REDUCE YOUR WASTE
Reduce Your Waste!
|We love recycling but we're even bigger fans of not creating waste in the first place. Here are a few tips to lower your waste plus lower your water and electric bills too.|
Please remember that these tips are just the tip of the iceberg. There are plenty of websites and books devoted solely to these issues, so check out our links and resources page and do a little exploring on your own.
Did you know that packaging represents 30% of the nation's garbage and 13% of the cost of an item? Precycling is the practice of reducing waste by encouraging the purchase of items that produce less waste in the first place. It focuses on the first two of the three R's - "reduce" and "reuse." This means that the consumer is paying more attention to packaging, is purchasing reusable items and is only buying what is necessary. Those who precycle think about the use or disposal of the item itself, as well as the packaging.
Precycling has environmental benefits, such as conservation of energy, landfill space, and natural resources, as well as economical benefits, such as reduced waste hauling and disposal costs. It can also save you time and money!
If you want to precycle, remember these things when making purchasing decisions: Don't buy what you don't need. Reduce what you do need. Reuse whenever possible. Recycle what can't be reused. You don't have to recycle what you precycle.
Here are some quick tips to think about when precycling:
1. Bring reusable cloth bags to the store with you.
2. Buy in bulk! If you buy large sizes and quantities, there's often a lot less packaging.
3. Buy products with the least amount of packaging, or, preferably, products with no packaging at all.
4. Buy products packaged in recycled packaging. If you have to use a container, it might as well be environmentally friendly.
5. Don't buy disposable items (plates, cups, pens, diapers, batteries etc.)
6. Use cloth towels and napkins. Break the paper towel habit!
7. Don't purchase styrofoam. It contains polystyrene, which is the most difficult material to break down in our landfill and is often considered a hazardous waste.
8. Buy items packaged in cardboard, aluminum, steel, glass and plastic containers (especially if they are marked 1 and 2.) These containers are recycled easily.
Reduce Your Water Use
|It's very easy to take clean water for granted - it's pumped directly into our homes, clean and insanely cheap. Water isn't free though - there are parts of the world, and even some regions in the US, that do not have readily available, clean drinking water. It takes time, energy and chemicals to clean water, so if you are looking to lower your environmental impact, as well as your utility bills, reducing your water use is the way to go.|
The average America uses 60 gallons of water per day. Three quarters of this is used in the bathroom.
1. "If it's yellow, let it mellow..." Has it ever occurred to you that the water in our toilets is the same water that we drink? By opting not to flush each time, you could save 2 to 7 gallons of water per flush, depending on your model of toilet.
2. Installing a water-saving showerhead can save up to 40 gallons of water every 10 minutes. If you take a daily 10-minute shower, that adds up to 14,000 gallons per year.
3. A shower uses far less water than a bath. Prove this to yourself the next time you shower by putting the stopper in the tub; you'll see that the amount of water collected is much less than what you would need for a bath.
4. Fix those leaks! One leaky faucet can waste up to 4,000 gallons of water per month; a leaky toilet can waste more than 50 gallons per day!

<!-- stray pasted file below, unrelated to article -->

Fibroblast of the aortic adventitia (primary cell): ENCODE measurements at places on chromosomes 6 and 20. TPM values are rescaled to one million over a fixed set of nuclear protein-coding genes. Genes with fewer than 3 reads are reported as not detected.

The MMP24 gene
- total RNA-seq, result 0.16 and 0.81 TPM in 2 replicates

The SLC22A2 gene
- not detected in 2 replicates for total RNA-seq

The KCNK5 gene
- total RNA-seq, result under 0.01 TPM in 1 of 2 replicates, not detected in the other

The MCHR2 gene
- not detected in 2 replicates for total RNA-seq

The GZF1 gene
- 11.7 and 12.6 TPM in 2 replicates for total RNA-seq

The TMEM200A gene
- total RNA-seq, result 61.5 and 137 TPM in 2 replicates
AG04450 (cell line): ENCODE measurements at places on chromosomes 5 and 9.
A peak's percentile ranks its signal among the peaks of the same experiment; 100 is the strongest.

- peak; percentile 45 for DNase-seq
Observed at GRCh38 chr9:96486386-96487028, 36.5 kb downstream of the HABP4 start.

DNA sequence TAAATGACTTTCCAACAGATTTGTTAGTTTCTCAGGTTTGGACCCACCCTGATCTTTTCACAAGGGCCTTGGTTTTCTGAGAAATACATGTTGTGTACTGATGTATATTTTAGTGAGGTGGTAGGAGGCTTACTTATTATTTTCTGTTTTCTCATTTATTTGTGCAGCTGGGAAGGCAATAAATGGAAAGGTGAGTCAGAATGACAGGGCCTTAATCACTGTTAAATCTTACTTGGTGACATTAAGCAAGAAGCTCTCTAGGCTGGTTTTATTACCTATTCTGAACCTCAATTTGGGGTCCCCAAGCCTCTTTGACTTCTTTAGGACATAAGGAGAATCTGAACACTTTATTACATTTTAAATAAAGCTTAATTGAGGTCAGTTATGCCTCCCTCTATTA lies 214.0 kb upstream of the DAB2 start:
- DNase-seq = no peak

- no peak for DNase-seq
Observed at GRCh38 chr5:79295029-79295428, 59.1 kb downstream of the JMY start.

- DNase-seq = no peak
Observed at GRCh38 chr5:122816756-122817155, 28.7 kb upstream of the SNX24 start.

5. If a home renovation is in the cards, splurge on low-flow and water-efficient appliances that will save you money in the long-run. A front-loading washing machine, for example, uses 40-60% less water than top-loading machines.
6. Install aerators on your sink faucets. These inexpensive add-ons, which can generally be found at your local hardware store, provide the same amount of water pressure using a lot less water.
7. Don't use your sinks and drains as trash cans, and dispose of oil and other toxic materials properly. Just one gallon of oil improperly disposed of can contaminate one million gallons of fresh water.
Turn off the lights!
If you're looking to reduce your electricity usage, there are a host of small things you can do that will make a big impact.
Reduce your electricity by:
1. Turning off the lights when they are not needed. Just because there is a light in the room you are in does not mean it needs to be turned on. Natural light from windows can go a long way.
2. Compact fluorescent lights use a quarter of the electricity of an old fashioned incandescent bulb and lasts five times longer. LED lightbulbs are even better, saving 80-90% of the electricity used by incandescent bulbs, although they are considerably more expensive up-front.
3. Dress for the weather. In the summer, wear lighter clothes around the house, and in the winter, wear sweaters. The strange truth is that many households heat their homes in the winter to a temperature that is far warmer than what they would allow in the summer.
4. 60% of the electricity used in the United States is used to heat and cool buildings. Check your insulation. It's a big project to insulate walls, but sometimes insulating the ceiling can be a relatively quick project that pays for itself. More insulation results in a steady temperature year-round.
5. Use caulk and weather stripping to seal leaks around windows, doors and floor trim. Plugging air-leaks can be an extremely cost-effective move when trying to cut down on your electricity use.
6. When it's time to buy new appliances, check for the Energy Star label. Then, you can be assured that you are receiving an energy efficient appliance.
7. Wrap your water heater in an insulating jacket, which costs just $10 to $20. It can save you a lot of money!